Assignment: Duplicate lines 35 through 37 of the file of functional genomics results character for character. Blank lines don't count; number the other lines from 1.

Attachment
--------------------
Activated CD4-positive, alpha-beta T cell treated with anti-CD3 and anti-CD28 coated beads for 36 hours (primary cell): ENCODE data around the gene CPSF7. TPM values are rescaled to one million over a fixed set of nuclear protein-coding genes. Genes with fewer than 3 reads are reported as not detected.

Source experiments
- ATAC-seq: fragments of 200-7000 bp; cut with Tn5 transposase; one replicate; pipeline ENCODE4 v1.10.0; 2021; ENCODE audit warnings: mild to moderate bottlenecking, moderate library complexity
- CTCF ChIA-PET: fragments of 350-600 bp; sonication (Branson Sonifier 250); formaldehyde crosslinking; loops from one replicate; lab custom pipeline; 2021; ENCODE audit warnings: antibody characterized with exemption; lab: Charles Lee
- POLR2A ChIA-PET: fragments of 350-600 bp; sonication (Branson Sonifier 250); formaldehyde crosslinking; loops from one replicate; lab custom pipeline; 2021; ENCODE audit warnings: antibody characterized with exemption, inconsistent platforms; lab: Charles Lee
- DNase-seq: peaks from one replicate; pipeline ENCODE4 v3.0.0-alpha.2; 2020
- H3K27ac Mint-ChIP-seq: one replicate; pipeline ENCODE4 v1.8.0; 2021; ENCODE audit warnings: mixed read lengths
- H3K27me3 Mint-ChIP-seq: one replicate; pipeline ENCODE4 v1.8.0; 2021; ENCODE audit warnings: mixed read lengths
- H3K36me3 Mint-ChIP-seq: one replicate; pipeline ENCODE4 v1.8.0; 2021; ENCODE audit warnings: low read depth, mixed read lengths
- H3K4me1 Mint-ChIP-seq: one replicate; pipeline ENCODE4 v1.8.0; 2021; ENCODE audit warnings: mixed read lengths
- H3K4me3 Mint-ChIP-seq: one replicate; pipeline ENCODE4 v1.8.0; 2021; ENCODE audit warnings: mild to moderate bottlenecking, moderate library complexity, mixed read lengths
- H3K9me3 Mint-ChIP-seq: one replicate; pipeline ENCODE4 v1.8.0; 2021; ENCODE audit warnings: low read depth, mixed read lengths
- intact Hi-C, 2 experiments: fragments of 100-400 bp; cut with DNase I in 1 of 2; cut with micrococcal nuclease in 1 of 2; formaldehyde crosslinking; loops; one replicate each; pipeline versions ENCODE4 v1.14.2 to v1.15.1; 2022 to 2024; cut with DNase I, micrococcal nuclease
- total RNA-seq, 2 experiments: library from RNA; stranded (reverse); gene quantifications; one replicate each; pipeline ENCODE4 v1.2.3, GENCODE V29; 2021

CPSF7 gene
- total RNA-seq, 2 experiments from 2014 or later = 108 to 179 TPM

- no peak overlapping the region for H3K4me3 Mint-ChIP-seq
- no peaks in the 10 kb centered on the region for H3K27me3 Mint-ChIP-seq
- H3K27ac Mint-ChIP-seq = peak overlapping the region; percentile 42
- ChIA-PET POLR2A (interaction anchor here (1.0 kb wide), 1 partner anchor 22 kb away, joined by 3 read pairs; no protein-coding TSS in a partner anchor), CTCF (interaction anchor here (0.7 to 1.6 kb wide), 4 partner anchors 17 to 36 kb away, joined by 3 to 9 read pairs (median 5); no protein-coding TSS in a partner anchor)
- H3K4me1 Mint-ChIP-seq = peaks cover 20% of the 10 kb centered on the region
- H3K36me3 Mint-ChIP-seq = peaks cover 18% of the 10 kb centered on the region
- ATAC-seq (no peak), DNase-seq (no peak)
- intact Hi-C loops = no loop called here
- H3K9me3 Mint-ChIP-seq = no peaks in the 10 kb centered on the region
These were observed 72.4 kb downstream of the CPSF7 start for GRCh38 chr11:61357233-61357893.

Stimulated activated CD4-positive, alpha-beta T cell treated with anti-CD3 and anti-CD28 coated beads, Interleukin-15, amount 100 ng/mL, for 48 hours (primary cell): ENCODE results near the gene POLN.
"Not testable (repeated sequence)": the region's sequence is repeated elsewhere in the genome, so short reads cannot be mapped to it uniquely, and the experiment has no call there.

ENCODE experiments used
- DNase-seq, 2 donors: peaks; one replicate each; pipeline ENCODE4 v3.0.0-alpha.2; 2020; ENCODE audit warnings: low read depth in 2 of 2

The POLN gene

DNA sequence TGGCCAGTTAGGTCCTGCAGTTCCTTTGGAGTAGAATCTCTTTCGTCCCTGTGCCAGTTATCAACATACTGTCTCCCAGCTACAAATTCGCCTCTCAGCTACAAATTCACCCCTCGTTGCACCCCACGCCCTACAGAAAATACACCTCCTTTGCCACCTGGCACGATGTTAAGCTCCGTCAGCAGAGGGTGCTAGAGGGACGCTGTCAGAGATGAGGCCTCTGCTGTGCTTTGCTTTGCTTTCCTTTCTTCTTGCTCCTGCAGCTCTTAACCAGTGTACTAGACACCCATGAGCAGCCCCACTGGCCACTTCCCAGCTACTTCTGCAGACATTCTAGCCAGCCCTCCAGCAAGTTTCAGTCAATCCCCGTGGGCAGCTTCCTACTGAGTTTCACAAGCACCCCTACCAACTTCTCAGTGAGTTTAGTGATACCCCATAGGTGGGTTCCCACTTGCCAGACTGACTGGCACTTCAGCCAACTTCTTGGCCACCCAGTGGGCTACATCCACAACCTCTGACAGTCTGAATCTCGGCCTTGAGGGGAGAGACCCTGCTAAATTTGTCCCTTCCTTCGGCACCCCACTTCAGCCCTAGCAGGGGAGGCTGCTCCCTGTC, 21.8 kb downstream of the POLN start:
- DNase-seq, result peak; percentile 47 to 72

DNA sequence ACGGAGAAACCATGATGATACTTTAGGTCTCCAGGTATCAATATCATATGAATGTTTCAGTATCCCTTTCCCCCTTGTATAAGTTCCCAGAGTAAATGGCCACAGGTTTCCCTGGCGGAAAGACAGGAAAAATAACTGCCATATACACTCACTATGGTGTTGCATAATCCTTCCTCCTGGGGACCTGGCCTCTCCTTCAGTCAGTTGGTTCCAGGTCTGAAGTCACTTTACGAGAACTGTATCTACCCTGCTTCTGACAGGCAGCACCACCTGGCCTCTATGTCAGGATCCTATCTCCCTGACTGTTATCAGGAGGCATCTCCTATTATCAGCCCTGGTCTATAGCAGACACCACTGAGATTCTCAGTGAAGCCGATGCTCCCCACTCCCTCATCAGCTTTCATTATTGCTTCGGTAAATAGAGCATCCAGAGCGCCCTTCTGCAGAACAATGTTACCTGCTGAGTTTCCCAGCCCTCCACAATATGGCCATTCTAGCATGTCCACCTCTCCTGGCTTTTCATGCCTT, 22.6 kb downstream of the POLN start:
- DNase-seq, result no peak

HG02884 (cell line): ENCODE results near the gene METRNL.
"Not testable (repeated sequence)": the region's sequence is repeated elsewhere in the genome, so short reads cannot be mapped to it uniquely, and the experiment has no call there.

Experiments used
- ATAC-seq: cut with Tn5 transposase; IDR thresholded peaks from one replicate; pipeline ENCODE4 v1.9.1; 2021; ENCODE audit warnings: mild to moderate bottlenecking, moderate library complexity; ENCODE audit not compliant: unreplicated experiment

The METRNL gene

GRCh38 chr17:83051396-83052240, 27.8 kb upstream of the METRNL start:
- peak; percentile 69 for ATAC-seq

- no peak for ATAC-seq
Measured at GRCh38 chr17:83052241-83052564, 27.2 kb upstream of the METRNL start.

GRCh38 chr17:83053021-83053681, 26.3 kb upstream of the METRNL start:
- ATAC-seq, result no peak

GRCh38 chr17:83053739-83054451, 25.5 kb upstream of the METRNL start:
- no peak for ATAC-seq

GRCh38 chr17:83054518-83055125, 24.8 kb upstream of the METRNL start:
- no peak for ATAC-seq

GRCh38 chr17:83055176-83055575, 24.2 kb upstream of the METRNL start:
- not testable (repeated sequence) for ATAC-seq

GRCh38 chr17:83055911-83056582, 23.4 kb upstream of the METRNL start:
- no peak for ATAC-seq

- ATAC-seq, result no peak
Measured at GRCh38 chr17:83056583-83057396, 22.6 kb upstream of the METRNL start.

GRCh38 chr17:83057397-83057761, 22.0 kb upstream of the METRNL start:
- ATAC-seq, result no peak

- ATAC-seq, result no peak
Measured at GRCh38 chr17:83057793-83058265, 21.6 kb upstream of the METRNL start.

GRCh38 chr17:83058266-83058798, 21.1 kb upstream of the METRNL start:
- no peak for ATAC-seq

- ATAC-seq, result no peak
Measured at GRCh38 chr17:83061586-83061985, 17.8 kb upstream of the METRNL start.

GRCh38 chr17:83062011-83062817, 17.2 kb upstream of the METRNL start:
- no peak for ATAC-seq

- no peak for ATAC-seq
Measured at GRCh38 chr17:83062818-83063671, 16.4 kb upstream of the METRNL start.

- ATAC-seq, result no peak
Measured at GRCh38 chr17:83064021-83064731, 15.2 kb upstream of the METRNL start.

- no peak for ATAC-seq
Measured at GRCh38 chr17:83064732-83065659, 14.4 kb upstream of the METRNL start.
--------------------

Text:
- DNase-seq, result no peak

HG02884 (cell line): ENCODE results near the gene METRNL.
"Not testable (repeated sequence)": the region's sequence is repeated elsewhere in the genome, so short reads cannot be mapped to it uniquely, and the experiment has no call there.